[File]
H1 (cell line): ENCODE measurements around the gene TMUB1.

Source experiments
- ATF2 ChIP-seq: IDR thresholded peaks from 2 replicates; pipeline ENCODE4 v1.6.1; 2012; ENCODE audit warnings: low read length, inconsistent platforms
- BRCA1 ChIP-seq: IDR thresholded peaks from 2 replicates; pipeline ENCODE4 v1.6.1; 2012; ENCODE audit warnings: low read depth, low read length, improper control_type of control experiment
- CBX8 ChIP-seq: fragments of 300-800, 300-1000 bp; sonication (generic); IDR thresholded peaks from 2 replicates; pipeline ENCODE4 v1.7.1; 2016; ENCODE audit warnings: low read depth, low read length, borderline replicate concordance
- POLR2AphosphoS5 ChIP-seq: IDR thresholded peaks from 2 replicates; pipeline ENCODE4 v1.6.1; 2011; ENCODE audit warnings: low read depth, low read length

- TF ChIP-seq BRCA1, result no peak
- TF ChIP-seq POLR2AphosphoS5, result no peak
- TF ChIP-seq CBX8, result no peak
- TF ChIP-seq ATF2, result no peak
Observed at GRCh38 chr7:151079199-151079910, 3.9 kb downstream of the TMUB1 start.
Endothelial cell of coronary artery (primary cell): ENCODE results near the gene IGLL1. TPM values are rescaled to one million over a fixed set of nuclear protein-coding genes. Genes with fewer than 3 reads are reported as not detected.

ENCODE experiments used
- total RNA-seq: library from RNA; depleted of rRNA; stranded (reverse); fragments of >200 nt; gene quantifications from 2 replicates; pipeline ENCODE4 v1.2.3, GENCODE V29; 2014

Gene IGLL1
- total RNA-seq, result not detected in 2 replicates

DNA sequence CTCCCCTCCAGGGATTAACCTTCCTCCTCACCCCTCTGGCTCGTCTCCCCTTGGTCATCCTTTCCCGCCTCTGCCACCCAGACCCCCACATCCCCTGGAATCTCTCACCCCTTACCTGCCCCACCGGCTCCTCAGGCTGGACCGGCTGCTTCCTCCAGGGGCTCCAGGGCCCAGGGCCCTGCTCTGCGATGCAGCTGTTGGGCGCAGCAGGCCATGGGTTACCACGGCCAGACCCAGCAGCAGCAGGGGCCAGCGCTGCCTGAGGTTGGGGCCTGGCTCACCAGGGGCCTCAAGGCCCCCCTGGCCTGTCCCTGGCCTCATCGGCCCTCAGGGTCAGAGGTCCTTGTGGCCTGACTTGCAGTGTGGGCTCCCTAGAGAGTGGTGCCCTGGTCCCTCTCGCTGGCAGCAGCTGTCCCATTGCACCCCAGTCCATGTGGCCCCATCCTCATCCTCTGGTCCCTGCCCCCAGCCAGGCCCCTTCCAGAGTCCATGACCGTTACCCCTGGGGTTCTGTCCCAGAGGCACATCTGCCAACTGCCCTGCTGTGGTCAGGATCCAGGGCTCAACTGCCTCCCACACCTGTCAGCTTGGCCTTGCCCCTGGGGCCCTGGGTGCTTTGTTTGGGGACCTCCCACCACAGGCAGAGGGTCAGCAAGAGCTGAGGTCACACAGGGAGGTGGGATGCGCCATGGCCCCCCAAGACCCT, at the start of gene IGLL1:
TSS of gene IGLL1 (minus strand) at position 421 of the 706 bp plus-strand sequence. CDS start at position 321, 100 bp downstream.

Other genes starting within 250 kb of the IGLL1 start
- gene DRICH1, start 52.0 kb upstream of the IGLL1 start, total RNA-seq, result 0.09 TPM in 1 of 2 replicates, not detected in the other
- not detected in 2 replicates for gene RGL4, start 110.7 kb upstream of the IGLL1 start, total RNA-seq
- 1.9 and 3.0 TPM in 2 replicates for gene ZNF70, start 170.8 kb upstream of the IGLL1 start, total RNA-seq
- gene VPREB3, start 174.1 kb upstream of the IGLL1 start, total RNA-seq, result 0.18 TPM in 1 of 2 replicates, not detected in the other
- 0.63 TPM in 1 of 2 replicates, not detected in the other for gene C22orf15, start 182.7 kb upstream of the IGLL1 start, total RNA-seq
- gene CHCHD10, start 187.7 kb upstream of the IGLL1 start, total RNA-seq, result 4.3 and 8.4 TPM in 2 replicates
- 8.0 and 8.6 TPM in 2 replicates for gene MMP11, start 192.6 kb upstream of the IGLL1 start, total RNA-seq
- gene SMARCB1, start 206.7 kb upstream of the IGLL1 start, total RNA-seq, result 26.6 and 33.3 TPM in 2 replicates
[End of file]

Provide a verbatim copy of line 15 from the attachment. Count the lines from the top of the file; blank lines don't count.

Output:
Gene IGLL1